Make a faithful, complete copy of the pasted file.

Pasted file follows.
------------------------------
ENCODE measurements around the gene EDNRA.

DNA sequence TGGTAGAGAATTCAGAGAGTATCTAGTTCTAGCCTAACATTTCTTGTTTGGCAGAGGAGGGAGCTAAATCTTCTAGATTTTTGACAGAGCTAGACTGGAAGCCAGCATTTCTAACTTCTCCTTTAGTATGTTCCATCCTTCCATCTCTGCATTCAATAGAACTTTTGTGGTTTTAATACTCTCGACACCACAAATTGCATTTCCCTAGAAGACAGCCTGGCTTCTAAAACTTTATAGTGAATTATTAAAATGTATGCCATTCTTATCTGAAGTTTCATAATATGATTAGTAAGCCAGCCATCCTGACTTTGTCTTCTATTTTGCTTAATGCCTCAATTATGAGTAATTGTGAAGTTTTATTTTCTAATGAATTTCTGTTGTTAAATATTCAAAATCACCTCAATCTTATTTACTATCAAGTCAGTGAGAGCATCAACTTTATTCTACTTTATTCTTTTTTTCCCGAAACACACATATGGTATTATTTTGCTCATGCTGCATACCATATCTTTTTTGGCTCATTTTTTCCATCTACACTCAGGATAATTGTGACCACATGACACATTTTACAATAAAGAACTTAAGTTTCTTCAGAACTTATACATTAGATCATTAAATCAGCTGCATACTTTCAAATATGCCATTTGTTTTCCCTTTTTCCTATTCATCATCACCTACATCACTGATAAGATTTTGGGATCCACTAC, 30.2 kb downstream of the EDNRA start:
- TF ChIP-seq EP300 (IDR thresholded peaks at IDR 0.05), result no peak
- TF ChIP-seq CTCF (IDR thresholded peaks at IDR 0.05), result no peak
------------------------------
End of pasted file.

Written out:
ENCODE measurements around the gene EDNRA.

DNA sequence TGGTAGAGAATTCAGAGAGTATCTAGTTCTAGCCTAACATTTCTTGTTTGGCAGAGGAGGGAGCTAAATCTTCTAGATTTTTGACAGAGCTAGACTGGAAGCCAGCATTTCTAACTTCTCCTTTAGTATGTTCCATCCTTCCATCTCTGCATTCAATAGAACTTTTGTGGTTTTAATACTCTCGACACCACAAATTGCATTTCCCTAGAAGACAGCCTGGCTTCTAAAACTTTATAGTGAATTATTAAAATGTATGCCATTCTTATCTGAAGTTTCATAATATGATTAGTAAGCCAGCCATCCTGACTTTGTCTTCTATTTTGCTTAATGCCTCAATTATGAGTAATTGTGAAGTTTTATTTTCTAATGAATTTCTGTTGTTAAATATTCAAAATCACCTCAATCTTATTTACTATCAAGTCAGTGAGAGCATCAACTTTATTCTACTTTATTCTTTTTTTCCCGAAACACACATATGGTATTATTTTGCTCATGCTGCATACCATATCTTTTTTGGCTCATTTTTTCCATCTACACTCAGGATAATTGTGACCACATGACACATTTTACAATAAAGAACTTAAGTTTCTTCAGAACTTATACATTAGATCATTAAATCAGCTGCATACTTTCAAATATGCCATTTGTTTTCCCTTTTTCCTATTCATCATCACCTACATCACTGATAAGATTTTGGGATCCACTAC, 30.2 kb downstream of the EDNRA start:
- TF ChIP-seq EP300 (IDR thresholded peaks at IDR 0.05), result no peak
- TF ChIP-seq CTCF (IDR thresholded peaks at IDR 0.05), result no peak